While working on my recently released Burma cookbook, I developed a turmeric habit: I add a pinch of it to cooking oil before adding aromatics such as garlic or onions. My friends are used to seeing me use it this way, or stirring it into hot lentils, but they were surprised when I tossed it into hot oil before cooking an omelet. I guess it’s because omelets come from a classic French tradition, in which turmeric plays no role. But in fact people all over the world make omelets, and many cooks in India and Nepal use turmeric with their egg dishes.
If you find fresh turmeric, you’ll see that it’s a rhizome, like ginger—though it’s smaller, about the size of a baby finger, with a tawny skin and a bright orange, crisp interior. But you’ll most often find it dried and ground to a bright golden powder that can stain hands and clothing. It’s a common misunderstanding that turmeric adds only color; in fact it has a subtle earthy flavor. It is an essential ingredient in many parts of the Indian subcontinent, as well as in Burma, and it’s used in many Indian spice blends, most notably curry powders.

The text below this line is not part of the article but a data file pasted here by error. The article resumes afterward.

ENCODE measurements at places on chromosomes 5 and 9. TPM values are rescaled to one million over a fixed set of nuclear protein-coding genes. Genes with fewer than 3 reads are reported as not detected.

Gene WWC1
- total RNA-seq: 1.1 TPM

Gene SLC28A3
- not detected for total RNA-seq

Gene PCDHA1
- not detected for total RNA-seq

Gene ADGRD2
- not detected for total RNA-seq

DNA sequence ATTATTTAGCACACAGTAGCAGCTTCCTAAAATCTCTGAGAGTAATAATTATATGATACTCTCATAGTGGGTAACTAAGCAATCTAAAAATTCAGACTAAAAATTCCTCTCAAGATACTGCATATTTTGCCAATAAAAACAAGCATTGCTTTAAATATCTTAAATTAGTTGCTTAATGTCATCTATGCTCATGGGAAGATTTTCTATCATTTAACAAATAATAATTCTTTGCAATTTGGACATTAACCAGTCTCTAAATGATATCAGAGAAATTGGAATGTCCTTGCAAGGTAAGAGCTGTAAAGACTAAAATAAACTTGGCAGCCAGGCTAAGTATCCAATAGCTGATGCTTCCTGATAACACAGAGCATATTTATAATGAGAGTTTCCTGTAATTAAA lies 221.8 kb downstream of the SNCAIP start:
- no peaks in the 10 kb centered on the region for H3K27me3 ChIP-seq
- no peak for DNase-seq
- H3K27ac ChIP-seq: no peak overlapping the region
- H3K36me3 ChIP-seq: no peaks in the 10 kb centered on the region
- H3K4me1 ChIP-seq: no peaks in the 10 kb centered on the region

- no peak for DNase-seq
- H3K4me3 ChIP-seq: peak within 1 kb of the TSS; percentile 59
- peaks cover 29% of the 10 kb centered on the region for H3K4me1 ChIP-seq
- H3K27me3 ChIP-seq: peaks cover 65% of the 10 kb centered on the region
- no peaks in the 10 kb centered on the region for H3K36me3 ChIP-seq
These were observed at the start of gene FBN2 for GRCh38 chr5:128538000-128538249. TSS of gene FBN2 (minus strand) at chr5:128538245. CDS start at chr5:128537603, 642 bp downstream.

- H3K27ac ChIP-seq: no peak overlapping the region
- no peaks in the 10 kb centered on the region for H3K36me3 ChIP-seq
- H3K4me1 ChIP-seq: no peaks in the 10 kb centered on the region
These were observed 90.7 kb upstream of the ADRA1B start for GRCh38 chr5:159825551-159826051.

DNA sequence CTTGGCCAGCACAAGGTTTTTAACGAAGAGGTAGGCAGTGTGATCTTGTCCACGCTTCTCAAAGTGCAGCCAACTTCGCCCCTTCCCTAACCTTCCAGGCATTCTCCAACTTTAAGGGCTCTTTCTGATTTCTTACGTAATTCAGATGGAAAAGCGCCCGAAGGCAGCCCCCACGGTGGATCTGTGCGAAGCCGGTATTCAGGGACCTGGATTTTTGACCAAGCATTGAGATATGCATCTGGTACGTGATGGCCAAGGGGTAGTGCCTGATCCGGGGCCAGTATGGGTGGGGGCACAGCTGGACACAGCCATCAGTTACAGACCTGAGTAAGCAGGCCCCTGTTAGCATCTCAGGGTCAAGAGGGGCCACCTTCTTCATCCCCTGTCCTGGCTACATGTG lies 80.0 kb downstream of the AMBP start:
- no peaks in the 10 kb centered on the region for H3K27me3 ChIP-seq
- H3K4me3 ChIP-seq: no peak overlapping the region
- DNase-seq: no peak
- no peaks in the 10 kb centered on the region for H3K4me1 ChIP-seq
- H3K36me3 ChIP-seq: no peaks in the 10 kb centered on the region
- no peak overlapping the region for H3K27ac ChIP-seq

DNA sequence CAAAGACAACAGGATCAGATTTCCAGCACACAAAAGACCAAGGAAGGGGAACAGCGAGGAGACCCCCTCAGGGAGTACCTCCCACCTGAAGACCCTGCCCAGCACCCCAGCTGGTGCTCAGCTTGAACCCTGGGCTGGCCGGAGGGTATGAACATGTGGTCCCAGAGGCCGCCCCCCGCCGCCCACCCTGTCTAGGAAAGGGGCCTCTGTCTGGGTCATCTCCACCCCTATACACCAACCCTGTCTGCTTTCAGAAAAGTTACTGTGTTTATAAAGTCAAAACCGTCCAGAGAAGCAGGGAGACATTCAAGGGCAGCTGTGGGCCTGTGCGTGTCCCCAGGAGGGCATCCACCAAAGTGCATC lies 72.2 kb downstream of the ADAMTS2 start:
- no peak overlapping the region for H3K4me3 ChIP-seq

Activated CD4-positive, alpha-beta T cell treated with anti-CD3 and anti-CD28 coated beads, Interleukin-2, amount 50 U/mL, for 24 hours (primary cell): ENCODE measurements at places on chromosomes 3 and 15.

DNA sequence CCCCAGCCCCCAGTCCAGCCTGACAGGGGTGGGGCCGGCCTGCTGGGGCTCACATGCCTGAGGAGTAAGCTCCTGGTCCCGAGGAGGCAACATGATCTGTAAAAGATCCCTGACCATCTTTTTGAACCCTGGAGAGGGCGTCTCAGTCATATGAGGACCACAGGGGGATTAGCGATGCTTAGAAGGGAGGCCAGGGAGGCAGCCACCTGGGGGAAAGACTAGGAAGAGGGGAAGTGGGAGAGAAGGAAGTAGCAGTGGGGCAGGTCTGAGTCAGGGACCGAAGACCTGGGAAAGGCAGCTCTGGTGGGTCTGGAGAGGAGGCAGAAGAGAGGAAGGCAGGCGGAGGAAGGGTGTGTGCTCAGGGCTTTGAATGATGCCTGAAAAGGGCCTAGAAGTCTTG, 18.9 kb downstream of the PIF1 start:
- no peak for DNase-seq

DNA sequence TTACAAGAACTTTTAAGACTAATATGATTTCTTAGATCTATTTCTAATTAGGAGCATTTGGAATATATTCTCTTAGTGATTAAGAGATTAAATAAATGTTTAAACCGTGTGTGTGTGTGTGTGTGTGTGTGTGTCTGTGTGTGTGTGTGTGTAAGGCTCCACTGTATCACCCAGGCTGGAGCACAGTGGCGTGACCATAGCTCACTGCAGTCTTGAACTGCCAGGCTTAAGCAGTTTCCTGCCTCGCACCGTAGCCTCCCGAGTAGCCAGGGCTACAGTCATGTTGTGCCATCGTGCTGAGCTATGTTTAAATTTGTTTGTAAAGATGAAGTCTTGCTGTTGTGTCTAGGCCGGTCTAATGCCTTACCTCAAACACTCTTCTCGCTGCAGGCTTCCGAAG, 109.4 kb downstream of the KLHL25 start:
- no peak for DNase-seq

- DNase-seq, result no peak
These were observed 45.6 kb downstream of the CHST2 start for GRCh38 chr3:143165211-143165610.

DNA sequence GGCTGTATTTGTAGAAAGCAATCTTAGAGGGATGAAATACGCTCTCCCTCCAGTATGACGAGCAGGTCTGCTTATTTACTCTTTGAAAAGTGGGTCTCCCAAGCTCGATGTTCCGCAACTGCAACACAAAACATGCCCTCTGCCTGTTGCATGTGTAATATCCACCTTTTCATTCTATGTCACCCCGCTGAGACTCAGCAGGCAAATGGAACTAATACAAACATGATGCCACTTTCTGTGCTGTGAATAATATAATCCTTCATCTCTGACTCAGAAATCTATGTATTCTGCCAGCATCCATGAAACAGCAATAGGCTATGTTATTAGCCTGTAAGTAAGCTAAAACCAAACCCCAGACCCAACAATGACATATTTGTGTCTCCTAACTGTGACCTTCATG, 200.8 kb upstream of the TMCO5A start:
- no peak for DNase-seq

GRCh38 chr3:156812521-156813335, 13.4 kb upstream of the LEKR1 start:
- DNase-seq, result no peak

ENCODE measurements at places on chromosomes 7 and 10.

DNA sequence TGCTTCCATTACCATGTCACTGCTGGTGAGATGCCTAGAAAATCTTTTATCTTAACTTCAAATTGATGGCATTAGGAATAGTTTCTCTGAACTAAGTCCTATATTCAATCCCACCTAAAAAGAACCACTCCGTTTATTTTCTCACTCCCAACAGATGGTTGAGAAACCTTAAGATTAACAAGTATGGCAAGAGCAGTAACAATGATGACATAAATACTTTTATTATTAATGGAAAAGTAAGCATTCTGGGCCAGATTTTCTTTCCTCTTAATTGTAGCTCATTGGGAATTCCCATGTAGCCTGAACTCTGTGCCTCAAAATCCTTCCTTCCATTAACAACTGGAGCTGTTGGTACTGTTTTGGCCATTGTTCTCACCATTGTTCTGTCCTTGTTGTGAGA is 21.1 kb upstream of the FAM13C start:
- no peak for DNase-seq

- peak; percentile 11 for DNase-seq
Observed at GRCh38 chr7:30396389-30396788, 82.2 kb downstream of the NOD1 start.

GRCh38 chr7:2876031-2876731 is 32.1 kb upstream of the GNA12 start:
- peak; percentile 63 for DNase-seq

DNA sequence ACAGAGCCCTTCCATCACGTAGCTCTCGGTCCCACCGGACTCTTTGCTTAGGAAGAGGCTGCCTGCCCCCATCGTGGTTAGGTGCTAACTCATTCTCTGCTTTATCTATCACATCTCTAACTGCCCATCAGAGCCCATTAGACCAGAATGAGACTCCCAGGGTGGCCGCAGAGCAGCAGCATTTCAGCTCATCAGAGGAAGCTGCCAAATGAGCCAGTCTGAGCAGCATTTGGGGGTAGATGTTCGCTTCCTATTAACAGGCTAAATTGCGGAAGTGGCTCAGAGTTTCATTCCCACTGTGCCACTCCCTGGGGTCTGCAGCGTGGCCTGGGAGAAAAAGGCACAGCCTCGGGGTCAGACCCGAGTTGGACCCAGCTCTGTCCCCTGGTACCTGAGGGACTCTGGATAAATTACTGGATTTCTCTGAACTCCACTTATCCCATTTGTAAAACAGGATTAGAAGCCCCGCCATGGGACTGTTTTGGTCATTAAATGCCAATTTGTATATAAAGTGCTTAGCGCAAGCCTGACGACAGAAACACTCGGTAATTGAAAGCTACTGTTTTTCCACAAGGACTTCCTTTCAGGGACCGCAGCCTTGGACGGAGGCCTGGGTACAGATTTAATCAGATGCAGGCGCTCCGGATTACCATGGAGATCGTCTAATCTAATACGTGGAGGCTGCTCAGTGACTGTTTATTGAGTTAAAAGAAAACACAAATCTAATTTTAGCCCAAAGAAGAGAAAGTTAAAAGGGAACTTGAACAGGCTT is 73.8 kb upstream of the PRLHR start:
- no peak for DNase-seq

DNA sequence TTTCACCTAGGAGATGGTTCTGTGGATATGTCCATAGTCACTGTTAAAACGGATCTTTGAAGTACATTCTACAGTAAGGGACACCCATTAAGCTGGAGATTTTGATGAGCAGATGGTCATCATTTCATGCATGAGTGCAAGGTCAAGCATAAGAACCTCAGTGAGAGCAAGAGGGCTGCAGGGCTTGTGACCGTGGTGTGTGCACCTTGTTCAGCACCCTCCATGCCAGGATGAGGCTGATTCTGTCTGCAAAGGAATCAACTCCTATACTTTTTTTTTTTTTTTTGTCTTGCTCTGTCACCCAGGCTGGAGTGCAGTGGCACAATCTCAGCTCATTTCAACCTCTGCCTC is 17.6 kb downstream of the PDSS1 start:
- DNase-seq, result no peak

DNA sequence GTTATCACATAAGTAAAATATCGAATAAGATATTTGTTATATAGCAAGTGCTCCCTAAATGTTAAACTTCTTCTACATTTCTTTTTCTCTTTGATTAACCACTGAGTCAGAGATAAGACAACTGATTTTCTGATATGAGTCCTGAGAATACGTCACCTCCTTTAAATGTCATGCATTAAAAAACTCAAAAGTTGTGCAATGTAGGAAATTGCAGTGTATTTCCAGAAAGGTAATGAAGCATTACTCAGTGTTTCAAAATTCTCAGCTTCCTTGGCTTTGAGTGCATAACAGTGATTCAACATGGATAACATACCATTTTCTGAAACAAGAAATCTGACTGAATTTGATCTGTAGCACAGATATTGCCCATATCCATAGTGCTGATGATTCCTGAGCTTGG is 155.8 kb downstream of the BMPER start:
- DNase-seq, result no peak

There’s a little more to turmeric, too. It’s an anti-inflammatory, cancer researchers tell us, and antibacterial. I like the thought that a pinch of health is going into each dish I add it to, and the hint of color is also welcome.